And God’s standard of goodness is far higher than we think. Jesus pointed out that the only way to be welcomed by God was to be more righteous than the most moral people of His day (Matt 5:20). God is not just concerned with our being generally nice—He wants perfection (no wrong thoughts, no selfish motives, etc.), and we all fall short of that standard (Rom 3:23).

We fall short of that standard because sin is much more pervasive and powerful than MTD teaches. Our problem is not just our specific sins but our sin nature. When we sin, we cannot say “that’s not the person I am” because our actions are simply revealing the wickedness of our hearts (Jer 17:9; Jn 8:34).

No amount of self-help can address our ultimate problem, because goodness is not possible in our own strength. We are controlled by our sin nature, so that even the humanly good things we do are not really good (Rom 3:12; 8:8; Is 64:6). Biblically, doing good means doing the right thing, for the right reason, with the right goal. Our human acts of goodness lead to pride, which means they are not really good. We do acts of kindness in order to earn favor, which is why we have to broadcast our goodness to demonstrate that we are better than others (virtue-signaling).

God is not satisfied with mere external goodness but desires a transformation from the inside out to make us holy people. (Phil 2:12-13; Rom 6:4). Since we are unable to change ourselves, we are in desperate need of God’s redeeming grace (Lk 18:10-14; 1 Cor 15:10).

How might this show up in our lives?

MTD may be evident among Christians when we act as though doctrine is insignificant in comparison to practical application. Do we long for sermons or books that just tell us how to make our lives better? Do we want to know who God is and what He has done, or just look for “blessings” and practical guidance? Do we care if our children understand the Trinity, justification, propitiation, or other important doctrines, or do we just want them to behave?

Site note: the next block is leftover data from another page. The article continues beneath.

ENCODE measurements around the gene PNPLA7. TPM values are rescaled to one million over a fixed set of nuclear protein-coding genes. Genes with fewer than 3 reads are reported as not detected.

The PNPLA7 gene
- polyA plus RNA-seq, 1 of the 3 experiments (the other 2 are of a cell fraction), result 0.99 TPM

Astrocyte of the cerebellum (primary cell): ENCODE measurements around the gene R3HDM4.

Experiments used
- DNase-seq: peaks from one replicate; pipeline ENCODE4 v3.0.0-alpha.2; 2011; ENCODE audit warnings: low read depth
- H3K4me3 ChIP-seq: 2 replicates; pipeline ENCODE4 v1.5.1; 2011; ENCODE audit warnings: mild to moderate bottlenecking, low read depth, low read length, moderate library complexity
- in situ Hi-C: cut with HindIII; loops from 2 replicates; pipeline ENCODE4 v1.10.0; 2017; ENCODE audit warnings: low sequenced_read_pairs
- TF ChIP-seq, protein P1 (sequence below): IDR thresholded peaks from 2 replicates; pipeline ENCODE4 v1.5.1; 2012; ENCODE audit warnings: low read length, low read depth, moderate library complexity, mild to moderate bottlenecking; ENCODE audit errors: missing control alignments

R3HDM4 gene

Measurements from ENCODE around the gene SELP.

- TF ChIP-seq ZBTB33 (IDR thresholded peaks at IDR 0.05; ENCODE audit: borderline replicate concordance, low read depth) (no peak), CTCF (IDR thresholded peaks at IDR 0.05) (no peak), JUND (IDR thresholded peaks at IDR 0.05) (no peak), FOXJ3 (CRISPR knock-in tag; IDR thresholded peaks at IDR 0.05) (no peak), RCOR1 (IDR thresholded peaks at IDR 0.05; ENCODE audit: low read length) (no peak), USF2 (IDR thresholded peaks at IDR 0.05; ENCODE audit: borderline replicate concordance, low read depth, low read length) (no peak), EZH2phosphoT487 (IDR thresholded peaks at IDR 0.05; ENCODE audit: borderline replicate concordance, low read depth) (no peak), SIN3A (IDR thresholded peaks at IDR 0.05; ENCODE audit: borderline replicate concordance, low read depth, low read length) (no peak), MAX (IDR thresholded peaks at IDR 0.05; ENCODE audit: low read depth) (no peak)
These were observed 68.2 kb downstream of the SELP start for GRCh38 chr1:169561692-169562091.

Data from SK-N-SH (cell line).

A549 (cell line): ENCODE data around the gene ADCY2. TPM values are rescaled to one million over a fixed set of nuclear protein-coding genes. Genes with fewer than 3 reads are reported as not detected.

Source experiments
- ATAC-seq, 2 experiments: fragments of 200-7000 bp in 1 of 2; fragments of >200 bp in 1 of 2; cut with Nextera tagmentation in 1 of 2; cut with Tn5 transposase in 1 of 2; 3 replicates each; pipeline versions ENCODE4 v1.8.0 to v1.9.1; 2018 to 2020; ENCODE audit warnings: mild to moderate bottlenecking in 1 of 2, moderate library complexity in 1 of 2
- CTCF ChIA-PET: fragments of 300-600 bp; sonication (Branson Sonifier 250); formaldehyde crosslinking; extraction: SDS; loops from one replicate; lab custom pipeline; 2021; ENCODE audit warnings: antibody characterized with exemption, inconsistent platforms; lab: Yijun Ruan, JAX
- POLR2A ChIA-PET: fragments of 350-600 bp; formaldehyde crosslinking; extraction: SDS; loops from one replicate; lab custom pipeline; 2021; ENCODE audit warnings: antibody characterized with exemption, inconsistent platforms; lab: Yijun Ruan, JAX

We may also fall into the trap of focusing solely on external behavior while neglecting the heart. Do we just go through the motions and rituals of Christianity, or do we act out of love for God? Do we only ever address behavior, or do we deal with motivation? Are we happy if our children are well-adjusted, get good grades in school, get along well with others, but do not care if they are truly committed to serving God?

Finally, do we believe the lie that God would never expect hard choices from us? Do we understand how God’s grace lays total claim to our lives?  As a lady who began to understand the difference between a salvation based on works and one based on grace told Tim Keller:

If I was saved by my good works then there would be a limit to what God could ask of me or put me through. I would be like a taxpayer with ‘rights’—I would have done my duty and now I would deserve a certain quality of life. But if I am a sinner saved by sheer grace—then there’s nothing he cannot ask of me. (Keller, Reason for God, p. 189)


How might this affect our evangelism?

We must present the Gospel as a call to turn and trust God not an exhortation to get clean. Language like “get right with God” may easily be interpreted as “start living a better life.” The focus of our discussion must not be getting control of your life (better finances, marriage, self-control, etc.), but surrendering your life to God

We must focus on the historical reality of the Gospel—it is an announcement, not advice. The focus of the gospel is not on what a person needs to do, but on who Jesus is and what He already did!

We must expect people to balk at the exclusivity of Christianity. People do not like the idea of evangelizing, because that implies your religion is better than others. But no other religion offers the salvation Christianity offers, and we cannot shy away from that truth just because it is offensive to those who view religion as purely ethical.

We must help people to see there is forgiveness for their failures. MTD and other religions call us to be good and moral. But it is impossible for us to truly be good and moral. What do we do when we fail? Our society only knows condemnation and judgment, not true forgiveness. Those who fail, especially those who have major failures, are shunned from polite society. There is no forgiveness in MTD, because true forgiveness only comes through Jesus.

Finally, we must help people to see the radical call of the Gospel. God does not call us to be nice, but to die.

Then Jesus told his disciples, “If anyone would come after me, let him deny himself and take up his cross and follow me. 25 For whoever would save his life will lose it, but whoever loses his life for my sake will find it.” Matt 16:24-25